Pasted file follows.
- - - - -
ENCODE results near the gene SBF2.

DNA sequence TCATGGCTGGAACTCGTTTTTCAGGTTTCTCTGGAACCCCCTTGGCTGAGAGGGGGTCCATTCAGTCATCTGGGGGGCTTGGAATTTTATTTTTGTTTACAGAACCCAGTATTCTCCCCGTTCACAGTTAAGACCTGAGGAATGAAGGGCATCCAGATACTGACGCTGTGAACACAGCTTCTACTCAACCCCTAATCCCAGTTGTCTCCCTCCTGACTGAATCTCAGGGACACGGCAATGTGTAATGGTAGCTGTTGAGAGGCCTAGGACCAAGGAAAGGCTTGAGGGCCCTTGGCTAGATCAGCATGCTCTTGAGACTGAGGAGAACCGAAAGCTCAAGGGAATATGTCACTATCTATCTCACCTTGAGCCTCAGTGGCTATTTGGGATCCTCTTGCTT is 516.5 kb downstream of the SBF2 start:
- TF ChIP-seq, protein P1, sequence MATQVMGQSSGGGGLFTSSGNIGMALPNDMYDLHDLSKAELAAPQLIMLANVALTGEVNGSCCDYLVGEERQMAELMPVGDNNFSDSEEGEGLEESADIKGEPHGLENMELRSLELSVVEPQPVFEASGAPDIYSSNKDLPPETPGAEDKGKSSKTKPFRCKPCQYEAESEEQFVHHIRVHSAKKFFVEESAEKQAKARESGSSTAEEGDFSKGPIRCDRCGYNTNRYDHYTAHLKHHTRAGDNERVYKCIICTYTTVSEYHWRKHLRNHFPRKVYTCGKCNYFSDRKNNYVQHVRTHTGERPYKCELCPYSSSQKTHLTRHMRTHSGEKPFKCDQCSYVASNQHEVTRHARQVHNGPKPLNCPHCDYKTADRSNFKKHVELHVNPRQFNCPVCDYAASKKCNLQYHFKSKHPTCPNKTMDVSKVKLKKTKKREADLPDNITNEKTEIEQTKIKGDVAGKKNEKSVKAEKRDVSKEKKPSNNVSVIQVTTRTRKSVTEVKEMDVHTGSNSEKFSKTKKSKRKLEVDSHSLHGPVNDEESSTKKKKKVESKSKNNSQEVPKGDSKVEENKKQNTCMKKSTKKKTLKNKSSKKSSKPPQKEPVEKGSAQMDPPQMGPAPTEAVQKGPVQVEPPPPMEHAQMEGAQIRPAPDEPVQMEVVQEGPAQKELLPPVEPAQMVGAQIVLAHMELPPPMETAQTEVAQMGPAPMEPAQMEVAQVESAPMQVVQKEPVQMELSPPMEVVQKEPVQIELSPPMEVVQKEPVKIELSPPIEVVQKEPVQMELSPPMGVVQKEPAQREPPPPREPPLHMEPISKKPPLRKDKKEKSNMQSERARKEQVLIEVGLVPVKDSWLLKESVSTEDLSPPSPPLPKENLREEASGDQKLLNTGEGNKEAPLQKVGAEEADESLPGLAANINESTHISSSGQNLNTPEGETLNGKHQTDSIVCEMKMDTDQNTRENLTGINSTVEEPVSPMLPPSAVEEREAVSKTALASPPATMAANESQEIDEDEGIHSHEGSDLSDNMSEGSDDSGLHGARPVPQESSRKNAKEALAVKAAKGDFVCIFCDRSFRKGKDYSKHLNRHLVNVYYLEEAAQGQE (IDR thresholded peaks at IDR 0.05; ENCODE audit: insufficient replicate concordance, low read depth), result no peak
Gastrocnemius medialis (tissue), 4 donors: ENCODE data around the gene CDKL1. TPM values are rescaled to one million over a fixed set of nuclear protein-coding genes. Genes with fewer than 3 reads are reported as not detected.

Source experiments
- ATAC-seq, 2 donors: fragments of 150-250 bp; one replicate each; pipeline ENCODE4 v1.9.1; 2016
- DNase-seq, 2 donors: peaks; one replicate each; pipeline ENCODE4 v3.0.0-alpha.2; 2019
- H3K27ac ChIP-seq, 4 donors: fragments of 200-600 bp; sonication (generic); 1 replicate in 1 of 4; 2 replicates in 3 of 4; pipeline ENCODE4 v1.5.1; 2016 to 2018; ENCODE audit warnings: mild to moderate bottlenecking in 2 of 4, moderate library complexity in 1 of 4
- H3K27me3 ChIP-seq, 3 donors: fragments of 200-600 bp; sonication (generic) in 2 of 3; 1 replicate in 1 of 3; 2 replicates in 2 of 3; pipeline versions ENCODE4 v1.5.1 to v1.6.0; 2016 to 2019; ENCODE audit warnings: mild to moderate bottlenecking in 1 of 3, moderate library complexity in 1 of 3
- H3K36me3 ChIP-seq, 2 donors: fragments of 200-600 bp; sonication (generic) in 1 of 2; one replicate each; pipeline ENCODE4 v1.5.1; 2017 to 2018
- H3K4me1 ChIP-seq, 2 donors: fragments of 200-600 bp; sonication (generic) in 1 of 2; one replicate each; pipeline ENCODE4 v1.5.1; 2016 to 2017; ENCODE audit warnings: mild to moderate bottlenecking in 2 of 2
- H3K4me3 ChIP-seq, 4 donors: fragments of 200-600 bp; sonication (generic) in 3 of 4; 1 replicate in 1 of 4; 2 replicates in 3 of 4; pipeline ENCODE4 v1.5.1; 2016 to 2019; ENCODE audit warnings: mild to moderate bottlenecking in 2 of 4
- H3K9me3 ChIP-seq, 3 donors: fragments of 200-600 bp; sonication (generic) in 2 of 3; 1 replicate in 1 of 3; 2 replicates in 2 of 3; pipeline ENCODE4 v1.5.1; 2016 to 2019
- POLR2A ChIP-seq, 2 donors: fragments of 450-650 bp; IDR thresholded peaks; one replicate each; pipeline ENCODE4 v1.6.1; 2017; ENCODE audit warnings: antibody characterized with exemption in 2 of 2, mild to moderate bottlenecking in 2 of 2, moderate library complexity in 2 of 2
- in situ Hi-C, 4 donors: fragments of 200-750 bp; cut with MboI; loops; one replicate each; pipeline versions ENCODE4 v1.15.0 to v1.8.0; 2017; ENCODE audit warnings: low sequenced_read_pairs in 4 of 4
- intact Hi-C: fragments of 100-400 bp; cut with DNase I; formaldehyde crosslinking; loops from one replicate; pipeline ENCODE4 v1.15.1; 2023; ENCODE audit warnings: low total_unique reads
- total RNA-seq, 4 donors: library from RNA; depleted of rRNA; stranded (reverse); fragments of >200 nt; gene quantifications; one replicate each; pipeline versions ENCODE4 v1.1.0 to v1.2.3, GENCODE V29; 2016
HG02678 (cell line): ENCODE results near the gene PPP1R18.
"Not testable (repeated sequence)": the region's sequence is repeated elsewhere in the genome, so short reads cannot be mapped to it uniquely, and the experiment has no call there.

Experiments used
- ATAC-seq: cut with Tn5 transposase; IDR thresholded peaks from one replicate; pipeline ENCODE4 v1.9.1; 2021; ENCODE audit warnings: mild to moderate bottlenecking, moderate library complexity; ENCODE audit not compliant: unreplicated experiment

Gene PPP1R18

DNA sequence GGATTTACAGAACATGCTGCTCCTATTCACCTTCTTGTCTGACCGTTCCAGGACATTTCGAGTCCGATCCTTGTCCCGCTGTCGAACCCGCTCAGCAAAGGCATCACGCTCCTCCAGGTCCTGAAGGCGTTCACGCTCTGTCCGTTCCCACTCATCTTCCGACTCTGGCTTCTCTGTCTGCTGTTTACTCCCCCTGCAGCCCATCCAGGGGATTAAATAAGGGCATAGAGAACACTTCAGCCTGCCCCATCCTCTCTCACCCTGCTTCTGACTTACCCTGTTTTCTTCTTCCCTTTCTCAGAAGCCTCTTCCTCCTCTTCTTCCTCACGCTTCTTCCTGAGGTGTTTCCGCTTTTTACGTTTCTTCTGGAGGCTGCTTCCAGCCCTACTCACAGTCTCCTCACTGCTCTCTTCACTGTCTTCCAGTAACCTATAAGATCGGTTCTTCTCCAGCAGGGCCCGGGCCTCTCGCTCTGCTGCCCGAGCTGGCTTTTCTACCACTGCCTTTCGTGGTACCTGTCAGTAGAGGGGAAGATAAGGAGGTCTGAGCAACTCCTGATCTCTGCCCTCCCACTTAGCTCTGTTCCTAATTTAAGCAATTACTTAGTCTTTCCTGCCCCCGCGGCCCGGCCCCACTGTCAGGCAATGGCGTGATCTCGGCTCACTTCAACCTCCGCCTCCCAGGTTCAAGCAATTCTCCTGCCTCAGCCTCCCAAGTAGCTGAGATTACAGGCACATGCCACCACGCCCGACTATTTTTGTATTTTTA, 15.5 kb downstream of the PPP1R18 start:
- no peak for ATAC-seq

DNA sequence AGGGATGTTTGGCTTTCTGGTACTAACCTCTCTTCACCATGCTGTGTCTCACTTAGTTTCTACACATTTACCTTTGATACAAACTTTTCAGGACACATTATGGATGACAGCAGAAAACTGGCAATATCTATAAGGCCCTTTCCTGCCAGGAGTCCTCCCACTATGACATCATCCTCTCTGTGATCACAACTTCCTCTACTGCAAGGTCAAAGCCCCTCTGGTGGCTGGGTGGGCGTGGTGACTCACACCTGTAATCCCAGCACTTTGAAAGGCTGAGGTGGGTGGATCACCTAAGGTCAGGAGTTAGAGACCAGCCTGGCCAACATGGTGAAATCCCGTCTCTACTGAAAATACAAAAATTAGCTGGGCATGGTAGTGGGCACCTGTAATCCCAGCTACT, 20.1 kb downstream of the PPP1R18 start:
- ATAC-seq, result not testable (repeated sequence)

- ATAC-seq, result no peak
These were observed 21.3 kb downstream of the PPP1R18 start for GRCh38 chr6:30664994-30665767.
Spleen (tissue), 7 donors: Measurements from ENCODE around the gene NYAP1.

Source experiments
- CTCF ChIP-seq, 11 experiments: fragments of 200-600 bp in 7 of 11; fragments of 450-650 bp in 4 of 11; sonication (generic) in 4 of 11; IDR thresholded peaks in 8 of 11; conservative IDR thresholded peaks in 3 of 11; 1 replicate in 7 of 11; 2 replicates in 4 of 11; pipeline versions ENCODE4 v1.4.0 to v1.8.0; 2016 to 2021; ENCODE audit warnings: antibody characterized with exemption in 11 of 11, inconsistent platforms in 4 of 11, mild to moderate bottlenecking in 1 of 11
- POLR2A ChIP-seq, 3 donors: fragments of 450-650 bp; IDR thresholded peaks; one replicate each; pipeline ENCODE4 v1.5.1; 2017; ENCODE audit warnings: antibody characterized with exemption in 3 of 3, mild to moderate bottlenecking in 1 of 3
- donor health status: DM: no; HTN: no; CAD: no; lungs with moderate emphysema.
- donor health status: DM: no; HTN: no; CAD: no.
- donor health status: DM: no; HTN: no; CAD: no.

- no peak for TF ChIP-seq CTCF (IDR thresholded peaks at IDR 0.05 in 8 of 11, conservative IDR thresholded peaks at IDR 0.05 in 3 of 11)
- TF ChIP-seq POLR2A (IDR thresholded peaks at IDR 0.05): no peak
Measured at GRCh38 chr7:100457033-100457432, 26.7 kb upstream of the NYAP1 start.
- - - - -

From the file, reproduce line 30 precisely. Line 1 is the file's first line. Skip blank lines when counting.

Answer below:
Source experiments